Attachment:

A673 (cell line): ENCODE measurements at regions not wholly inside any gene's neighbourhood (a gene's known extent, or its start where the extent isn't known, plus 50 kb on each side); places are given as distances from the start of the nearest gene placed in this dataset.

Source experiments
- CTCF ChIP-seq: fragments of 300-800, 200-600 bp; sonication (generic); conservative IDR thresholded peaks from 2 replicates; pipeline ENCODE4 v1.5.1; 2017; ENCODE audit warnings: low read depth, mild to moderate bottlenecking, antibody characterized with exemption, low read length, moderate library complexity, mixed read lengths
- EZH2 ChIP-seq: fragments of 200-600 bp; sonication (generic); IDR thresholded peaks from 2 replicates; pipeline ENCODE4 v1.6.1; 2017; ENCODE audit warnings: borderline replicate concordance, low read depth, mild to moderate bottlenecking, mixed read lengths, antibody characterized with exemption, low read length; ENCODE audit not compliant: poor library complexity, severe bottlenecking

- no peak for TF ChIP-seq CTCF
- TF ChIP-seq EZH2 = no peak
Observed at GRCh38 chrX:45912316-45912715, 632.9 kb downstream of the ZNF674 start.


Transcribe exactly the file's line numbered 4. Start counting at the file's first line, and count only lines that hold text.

- EZH2 ChIP-seq: fragments of 200-600 bp; sonication (generic); IDR thresholded peaks from 2 replicates; pipeline ENCODE4 v1.6.1; 2017; ENCODE audit warnings: borderline replicate concordance, low read depth, mild to moderate bottlenecking, mixed read lengths, antibody characterized with exemption, low read length; ENCODE audit not compliant: poor library complexity, severe bottlenecking